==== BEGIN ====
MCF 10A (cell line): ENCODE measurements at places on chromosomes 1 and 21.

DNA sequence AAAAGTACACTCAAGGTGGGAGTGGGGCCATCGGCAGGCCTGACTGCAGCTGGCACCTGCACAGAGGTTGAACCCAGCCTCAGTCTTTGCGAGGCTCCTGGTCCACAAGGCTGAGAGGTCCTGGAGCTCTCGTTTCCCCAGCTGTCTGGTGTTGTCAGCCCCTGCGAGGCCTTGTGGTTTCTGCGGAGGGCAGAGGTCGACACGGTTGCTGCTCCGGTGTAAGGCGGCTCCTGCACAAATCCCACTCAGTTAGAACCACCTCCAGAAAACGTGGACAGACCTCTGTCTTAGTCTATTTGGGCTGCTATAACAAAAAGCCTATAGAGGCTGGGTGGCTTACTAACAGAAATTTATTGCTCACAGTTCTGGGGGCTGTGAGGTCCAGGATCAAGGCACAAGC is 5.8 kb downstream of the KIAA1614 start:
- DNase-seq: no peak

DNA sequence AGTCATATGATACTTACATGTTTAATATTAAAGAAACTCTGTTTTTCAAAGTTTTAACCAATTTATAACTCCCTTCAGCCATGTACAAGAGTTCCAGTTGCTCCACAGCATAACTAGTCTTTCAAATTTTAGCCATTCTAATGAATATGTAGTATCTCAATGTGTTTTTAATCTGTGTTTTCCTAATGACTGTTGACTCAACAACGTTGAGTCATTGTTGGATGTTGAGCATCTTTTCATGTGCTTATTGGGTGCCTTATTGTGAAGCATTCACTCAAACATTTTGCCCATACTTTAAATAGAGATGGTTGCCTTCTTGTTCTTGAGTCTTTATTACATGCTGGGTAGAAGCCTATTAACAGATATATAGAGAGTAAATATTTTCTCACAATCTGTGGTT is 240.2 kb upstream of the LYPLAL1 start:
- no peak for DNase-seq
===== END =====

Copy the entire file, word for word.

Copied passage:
MCF 10A (cell line): ENCODE measurements at places on chromosomes 1 and 21.

DNA sequence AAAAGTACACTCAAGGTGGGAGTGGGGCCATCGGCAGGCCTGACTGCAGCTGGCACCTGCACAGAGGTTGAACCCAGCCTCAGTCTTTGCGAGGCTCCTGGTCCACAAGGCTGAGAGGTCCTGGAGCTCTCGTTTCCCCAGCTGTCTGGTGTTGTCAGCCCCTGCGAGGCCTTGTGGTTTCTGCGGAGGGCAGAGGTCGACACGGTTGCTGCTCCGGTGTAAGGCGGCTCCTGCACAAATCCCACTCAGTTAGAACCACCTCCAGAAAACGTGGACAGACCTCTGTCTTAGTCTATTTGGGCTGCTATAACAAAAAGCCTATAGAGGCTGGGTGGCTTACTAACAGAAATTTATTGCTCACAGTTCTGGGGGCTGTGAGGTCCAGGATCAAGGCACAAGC is 5.8 kb downstream of the KIAA1614 start:
- DNase-seq: no peak

DNA sequence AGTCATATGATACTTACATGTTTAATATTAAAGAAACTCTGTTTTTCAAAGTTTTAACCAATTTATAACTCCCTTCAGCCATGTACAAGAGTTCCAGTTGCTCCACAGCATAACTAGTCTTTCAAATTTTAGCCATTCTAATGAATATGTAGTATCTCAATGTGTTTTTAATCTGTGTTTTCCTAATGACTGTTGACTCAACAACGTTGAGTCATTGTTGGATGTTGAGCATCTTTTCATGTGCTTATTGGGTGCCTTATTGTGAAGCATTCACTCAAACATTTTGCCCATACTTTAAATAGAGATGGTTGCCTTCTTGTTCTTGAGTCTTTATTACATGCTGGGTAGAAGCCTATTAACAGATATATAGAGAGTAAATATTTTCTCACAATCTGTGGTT is 240.2 kb upstream of the LYPLAL1 start:
- no peak for DNase-seq